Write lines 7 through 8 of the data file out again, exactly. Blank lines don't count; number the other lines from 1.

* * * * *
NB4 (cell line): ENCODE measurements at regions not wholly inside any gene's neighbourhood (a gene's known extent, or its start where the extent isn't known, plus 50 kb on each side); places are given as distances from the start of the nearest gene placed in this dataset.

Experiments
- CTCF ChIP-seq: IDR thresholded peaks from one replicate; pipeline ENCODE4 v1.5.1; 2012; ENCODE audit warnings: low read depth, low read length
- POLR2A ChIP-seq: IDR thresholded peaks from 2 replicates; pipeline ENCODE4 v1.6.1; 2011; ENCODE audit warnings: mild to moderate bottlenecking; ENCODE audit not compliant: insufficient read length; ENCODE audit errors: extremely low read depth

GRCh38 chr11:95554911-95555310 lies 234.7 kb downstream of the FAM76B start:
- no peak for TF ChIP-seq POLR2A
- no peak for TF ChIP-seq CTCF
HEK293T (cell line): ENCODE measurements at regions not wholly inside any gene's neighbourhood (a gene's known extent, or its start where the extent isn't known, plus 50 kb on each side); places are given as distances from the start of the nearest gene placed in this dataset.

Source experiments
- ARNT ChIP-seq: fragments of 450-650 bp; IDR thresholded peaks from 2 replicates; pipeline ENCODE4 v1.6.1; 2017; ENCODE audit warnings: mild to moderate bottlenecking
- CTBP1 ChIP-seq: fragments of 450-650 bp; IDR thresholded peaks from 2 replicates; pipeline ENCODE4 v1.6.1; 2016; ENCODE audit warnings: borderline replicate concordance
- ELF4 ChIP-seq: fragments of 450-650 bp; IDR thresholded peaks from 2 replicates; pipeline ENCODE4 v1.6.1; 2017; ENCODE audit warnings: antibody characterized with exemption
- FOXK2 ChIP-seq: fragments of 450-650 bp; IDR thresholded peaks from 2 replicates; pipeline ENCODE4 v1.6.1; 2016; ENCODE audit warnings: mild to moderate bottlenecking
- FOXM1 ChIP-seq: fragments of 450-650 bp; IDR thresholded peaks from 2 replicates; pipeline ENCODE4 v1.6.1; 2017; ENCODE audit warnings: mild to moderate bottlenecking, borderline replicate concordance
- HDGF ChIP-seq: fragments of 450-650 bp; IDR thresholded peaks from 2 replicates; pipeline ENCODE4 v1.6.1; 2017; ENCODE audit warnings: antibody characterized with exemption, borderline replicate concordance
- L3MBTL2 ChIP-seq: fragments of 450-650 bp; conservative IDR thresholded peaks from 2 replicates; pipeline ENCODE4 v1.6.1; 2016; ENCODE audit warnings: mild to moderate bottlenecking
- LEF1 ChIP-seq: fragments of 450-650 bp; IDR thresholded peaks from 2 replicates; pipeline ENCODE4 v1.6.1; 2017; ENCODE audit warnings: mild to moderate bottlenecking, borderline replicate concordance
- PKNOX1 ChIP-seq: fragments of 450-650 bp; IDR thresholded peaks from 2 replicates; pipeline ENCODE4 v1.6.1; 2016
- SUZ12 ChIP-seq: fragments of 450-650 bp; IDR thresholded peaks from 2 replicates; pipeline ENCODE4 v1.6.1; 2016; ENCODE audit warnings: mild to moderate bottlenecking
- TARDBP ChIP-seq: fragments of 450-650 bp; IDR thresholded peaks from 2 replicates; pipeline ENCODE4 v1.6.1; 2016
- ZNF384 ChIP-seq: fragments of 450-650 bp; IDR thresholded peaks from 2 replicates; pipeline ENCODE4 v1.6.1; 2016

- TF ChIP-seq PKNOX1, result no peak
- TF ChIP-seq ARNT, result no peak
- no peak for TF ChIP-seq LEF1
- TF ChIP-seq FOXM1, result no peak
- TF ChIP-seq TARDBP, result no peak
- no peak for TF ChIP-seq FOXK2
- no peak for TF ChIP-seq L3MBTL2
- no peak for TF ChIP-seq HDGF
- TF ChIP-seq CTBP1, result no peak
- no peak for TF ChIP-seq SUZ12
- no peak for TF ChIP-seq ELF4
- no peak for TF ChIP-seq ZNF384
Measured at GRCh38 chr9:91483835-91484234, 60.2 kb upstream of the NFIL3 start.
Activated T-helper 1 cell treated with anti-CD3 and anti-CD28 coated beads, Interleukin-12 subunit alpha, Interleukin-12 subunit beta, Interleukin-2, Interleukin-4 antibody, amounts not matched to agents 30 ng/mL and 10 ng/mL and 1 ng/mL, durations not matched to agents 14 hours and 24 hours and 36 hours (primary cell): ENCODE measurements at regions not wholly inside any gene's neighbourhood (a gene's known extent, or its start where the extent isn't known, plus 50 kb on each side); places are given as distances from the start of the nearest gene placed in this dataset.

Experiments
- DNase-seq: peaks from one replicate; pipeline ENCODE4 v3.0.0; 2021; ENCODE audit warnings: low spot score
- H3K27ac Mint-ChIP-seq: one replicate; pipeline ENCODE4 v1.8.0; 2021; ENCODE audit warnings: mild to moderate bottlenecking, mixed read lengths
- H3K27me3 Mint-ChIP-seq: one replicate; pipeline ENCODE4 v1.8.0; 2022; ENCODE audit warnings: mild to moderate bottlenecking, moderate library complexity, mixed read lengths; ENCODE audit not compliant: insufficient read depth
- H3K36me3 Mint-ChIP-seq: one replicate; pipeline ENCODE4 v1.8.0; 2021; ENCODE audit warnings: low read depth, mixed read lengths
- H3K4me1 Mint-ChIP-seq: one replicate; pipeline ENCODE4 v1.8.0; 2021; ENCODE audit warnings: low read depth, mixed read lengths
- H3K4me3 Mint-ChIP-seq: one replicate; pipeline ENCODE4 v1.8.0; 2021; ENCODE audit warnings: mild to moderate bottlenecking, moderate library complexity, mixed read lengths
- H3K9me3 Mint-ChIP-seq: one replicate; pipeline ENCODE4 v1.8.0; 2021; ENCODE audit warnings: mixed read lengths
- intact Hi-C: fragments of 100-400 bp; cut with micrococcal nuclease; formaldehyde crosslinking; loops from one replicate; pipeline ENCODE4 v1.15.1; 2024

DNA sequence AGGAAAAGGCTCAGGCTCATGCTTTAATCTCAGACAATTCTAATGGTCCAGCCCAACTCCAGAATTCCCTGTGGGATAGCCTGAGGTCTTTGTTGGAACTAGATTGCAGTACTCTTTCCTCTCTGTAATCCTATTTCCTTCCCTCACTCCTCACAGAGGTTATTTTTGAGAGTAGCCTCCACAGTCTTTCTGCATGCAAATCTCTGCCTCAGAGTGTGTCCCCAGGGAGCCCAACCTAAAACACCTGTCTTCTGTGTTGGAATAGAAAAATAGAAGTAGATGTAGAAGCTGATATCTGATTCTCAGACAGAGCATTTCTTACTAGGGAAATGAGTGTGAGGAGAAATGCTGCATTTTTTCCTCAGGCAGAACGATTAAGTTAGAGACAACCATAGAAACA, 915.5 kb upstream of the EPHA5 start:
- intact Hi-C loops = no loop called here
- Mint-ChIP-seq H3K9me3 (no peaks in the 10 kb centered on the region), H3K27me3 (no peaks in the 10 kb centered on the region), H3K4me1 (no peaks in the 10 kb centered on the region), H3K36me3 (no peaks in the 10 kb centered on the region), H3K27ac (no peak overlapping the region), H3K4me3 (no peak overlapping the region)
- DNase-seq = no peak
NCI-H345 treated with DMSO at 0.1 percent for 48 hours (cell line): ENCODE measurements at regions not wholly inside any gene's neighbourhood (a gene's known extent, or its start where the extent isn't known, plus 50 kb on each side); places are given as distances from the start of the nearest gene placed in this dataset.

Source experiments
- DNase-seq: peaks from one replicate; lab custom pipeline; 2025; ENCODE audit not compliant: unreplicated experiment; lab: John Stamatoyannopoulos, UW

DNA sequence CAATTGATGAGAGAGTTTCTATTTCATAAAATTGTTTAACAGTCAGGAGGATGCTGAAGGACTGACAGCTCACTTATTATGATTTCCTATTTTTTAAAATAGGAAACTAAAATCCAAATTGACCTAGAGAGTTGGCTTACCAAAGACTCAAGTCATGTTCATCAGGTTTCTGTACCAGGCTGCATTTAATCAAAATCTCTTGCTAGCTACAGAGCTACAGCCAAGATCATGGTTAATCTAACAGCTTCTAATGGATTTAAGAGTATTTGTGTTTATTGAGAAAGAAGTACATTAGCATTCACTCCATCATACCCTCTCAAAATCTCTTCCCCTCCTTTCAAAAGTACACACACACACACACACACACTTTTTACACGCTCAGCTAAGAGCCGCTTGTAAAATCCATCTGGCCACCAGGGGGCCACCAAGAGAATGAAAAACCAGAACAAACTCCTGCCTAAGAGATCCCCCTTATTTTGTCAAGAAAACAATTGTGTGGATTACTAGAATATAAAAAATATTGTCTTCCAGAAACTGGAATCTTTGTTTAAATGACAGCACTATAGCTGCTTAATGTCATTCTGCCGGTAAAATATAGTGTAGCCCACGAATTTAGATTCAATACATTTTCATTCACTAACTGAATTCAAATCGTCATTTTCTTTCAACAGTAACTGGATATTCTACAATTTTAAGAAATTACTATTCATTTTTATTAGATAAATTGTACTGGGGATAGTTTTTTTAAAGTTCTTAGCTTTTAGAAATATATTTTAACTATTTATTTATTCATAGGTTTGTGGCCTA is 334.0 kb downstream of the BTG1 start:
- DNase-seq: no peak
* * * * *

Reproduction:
- no peak for TF ChIP-seq CTCF
HEK293T (cell line): ENCODE measurements at regions not wholly inside any gene's neighbourhood (a gene's known extent, or its start where the extent isn't known, plus 50 kb on each side); places are given as distances from the start of the nearest gene placed in this dataset.